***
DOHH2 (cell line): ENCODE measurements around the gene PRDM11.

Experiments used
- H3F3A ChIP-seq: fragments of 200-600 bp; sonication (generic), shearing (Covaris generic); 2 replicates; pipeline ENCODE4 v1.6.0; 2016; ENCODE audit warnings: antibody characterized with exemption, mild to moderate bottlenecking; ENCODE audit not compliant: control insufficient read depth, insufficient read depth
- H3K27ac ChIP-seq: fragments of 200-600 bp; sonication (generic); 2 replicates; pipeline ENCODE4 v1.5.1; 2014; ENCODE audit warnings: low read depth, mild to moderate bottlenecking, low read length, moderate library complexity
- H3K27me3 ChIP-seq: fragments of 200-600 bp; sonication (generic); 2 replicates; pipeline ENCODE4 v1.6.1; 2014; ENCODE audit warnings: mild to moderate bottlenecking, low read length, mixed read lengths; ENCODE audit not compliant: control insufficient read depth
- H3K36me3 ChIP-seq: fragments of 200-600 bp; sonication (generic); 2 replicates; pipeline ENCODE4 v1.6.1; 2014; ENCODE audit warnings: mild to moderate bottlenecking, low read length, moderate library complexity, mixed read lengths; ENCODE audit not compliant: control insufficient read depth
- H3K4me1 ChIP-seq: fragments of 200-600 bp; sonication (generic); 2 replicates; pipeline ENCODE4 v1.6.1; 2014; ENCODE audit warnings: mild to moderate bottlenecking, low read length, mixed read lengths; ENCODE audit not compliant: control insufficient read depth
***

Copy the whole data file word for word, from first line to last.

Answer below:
DOHH2 (cell line): ENCODE measurements around the gene PRDM11.

Experiments used
- H3F3A ChIP-seq: fragments of 200-600 bp; sonication (generic), shearing (Covaris generic); 2 replicates; pipeline ENCODE4 v1.6.0; 2016; ENCODE audit warnings: antibody characterized with exemption, mild to moderate bottlenecking; ENCODE audit not compliant: control insufficient read depth, insufficient read depth
- H3K27ac ChIP-seq: fragments of 200-600 bp; sonication (generic); 2 replicates; pipeline ENCODE4 v1.5.1; 2014; ENCODE audit warnings: low read depth, mild to moderate bottlenecking, low read length, moderate library complexity
- H3K27me3 ChIP-seq: fragments of 200-600 bp; sonication (generic); 2 replicates; pipeline ENCODE4 v1.6.1; 2014; ENCODE audit warnings: mild to moderate bottlenecking, low read length, mixed read lengths; ENCODE audit not compliant: control insufficient read depth
- H3K36me3 ChIP-seq: fragments of 200-600 bp; sonication (generic); 2 replicates; pipeline ENCODE4 v1.6.1; 2014; ENCODE audit warnings: mild to moderate bottlenecking, low read length, moderate library complexity, mixed read lengths; ENCODE audit not compliant: control insufficient read depth
- H3K4me1 ChIP-seq: fragments of 200-600 bp; sonication (generic); 2 replicates; pipeline ENCODE4 v1.6.1; 2014; ENCODE audit warnings: mild to moderate bottlenecking, low read length, mixed read lengths; ENCODE audit not compliant: control insufficient read depth